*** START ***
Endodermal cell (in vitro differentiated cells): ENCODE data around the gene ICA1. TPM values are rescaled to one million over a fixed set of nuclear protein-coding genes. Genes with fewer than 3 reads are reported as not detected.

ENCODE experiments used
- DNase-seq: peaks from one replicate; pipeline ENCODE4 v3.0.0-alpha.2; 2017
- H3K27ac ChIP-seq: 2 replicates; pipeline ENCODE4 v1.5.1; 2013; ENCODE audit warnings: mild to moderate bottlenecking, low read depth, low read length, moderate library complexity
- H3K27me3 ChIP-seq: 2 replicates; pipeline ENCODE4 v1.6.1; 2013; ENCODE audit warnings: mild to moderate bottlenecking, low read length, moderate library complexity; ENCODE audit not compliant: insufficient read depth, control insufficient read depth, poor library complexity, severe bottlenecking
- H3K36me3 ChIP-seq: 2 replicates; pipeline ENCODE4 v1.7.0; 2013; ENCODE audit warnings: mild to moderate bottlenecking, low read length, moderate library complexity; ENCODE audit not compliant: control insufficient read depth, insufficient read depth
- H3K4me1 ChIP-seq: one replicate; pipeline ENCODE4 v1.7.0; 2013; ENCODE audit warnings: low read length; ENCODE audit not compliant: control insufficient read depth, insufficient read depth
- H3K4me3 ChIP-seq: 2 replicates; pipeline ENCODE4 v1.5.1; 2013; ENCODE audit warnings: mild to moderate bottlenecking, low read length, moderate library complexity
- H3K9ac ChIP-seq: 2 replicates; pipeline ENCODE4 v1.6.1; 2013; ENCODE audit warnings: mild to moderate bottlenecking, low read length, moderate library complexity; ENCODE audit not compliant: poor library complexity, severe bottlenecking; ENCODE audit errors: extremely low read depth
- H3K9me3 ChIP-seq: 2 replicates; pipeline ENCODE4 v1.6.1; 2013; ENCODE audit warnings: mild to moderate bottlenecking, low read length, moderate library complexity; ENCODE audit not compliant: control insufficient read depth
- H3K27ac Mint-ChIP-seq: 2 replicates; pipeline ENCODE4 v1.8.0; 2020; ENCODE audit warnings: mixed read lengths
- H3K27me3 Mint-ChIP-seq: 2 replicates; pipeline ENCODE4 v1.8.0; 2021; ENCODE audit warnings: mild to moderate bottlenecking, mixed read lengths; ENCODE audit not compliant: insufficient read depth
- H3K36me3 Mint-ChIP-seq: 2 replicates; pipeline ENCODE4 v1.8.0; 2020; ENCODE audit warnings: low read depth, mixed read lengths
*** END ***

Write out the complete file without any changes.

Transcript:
Endodermal cell (in vitro differentiated cells): ENCODE data around the gene ICA1. TPM values are rescaled to one million over a fixed set of nuclear protein-coding genes. Genes with fewer than 3 reads are reported as not detected.

ENCODE experiments used
- DNase-seq: peaks from one replicate; pipeline ENCODE4 v3.0.0-alpha.2; 2017
- H3K27ac ChIP-seq: 2 replicates; pipeline ENCODE4 v1.5.1; 2013; ENCODE audit warnings: mild to moderate bottlenecking, low read depth, low read length, moderate library complexity
- H3K27me3 ChIP-seq: 2 replicates; pipeline ENCODE4 v1.6.1; 2013; ENCODE audit warnings: mild to moderate bottlenecking, low read length, moderate library complexity; ENCODE audit not compliant: insufficient read depth, control insufficient read depth, poor library complexity, severe bottlenecking
- H3K36me3 ChIP-seq: 2 replicates; pipeline ENCODE4 v1.7.0; 2013; ENCODE audit warnings: mild to moderate bottlenecking, low read length, moderate library complexity; ENCODE audit not compliant: control insufficient read depth, insufficient read depth
- H3K4me1 ChIP-seq: one replicate; pipeline ENCODE4 v1.7.0; 2013; ENCODE audit warnings: low read length; ENCODE audit not compliant: control insufficient read depth, insufficient read depth
- H3K4me3 ChIP-seq: 2 replicates; pipeline ENCODE4 v1.5.1; 2013; ENCODE audit warnings: mild to moderate bottlenecking, low read length, moderate library complexity
- H3K9ac ChIP-seq: 2 replicates; pipeline ENCODE4 v1.6.1; 2013; ENCODE audit warnings: mild to moderate bottlenecking, low read length, moderate library complexity; ENCODE audit not compliant: poor library complexity, severe bottlenecking; ENCODE audit errors: extremely low read depth
- H3K9me3 ChIP-seq: 2 replicates; pipeline ENCODE4 v1.6.1; 2013; ENCODE audit warnings: mild to moderate bottlenecking, low read length, moderate library complexity; ENCODE audit not compliant: control insufficient read depth
- H3K27ac Mint-ChIP-seq: 2 replicates; pipeline ENCODE4 v1.8.0; 2020; ENCODE audit warnings: mixed read lengths
- H3K27me3 Mint-ChIP-seq: 2 replicates; pipeline ENCODE4 v1.8.0; 2021; ENCODE audit warnings: mild to moderate bottlenecking, mixed read lengths; ENCODE audit not compliant: insufficient read depth
- H3K36me3 Mint-ChIP-seq: 2 replicates; pipeline ENCODE4 v1.8.0; 2020; ENCODE audit warnings: low read depth, mixed read lengths